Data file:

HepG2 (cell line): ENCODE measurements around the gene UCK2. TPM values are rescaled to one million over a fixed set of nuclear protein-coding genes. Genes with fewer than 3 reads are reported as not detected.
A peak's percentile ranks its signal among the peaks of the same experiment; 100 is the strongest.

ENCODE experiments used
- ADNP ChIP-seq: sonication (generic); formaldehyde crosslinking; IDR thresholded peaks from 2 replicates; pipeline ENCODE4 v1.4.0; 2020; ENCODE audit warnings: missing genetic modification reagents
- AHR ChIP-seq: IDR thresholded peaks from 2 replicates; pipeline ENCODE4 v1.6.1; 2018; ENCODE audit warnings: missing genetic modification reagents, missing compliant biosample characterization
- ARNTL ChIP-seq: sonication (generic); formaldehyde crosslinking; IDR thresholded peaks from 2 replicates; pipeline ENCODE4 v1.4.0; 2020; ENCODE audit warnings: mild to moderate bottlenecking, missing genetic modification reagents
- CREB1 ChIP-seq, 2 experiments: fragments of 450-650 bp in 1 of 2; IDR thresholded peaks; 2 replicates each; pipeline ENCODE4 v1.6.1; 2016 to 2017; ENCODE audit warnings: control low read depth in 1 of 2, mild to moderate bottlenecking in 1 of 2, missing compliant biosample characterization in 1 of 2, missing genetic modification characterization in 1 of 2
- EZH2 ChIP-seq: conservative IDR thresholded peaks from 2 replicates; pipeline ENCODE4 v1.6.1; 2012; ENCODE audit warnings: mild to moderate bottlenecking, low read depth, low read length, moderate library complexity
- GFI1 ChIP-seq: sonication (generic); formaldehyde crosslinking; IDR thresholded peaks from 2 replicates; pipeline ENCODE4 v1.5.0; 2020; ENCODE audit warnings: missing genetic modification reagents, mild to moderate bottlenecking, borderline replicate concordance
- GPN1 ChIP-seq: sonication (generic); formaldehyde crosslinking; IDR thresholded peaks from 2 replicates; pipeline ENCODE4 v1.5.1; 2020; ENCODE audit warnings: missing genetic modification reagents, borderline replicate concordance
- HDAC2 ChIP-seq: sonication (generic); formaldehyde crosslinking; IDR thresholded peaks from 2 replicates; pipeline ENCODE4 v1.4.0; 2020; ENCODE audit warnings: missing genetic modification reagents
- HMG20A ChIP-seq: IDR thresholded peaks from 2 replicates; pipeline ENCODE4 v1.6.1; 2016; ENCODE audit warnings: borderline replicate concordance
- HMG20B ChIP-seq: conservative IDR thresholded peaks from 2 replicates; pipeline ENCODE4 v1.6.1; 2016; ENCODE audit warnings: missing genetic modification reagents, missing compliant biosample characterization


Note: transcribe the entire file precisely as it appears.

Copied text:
HepG2 (cell line): ENCODE measurements around the gene UCK2. TPM values are rescaled to one million over a fixed set of nuclear protein-coding genes. Genes with fewer than 3 reads are reported as not detected.
A peak's percentile ranks its signal among the peaks of the same experiment; 100 is the strongest.

ENCODE experiments used
- ADNP ChIP-seq: sonication (generic); formaldehyde crosslinking; IDR thresholded peaks from 2 replicates; pipeline ENCODE4 v1.4.0; 2020; ENCODE audit warnings: missing genetic modification reagents
- AHR ChIP-seq: IDR thresholded peaks from 2 replicates; pipeline ENCODE4 v1.6.1; 2018; ENCODE audit warnings: missing genetic modification reagents, missing compliant biosample characterization
- ARNTL ChIP-seq: sonication (generic); formaldehyde crosslinking; IDR thresholded peaks from 2 replicates; pipeline ENCODE4 v1.4.0; 2020; ENCODE audit warnings: mild to moderate bottlenecking, missing genetic modification reagents
- CREB1 ChIP-seq, 2 experiments: fragments of 450-650 bp in 1 of 2; IDR thresholded peaks; 2 replicates each; pipeline ENCODE4 v1.6.1; 2016 to 2017; ENCODE audit warnings: control low read depth in 1 of 2, mild to moderate bottlenecking in 1 of 2, missing compliant biosample characterization in 1 of 2, missing genetic modification characterization in 1 of 2
- EZH2 ChIP-seq: conservative IDR thresholded peaks from 2 replicates; pipeline ENCODE4 v1.6.1; 2012; ENCODE audit warnings: mild to moderate bottlenecking, low read depth, low read length, moderate library complexity
- GFI1 ChIP-seq: sonication (generic); formaldehyde crosslinking; IDR thresholded peaks from 2 replicates; pipeline ENCODE4 v1.5.0; 2020; ENCODE audit warnings: missing genetic modification reagents, mild to moderate bottlenecking, borderline replicate concordance
- GPN1 ChIP-seq: sonication (generic); formaldehyde crosslinking; IDR thresholded peaks from 2 replicates; pipeline ENCODE4 v1.5.1; 2020; ENCODE audit warnings: missing genetic modification reagents, borderline replicate concordance
- HDAC2 ChIP-seq: sonication (generic); formaldehyde crosslinking; IDR thresholded peaks from 2 replicates; pipeline ENCODE4 v1.4.0; 2020; ENCODE audit warnings: missing genetic modification reagents
- HMG20A ChIP-seq: IDR thresholded peaks from 2 replicates; pipeline ENCODE4 v1.6.1; 2016; ENCODE audit warnings: borderline replicate concordance
- HMG20B ChIP-seq: conservative IDR thresholded peaks from 2 replicates; pipeline ENCODE4 v1.6.1; 2016; ENCODE audit warnings: missing genetic modification reagents, missing compliant biosample characterization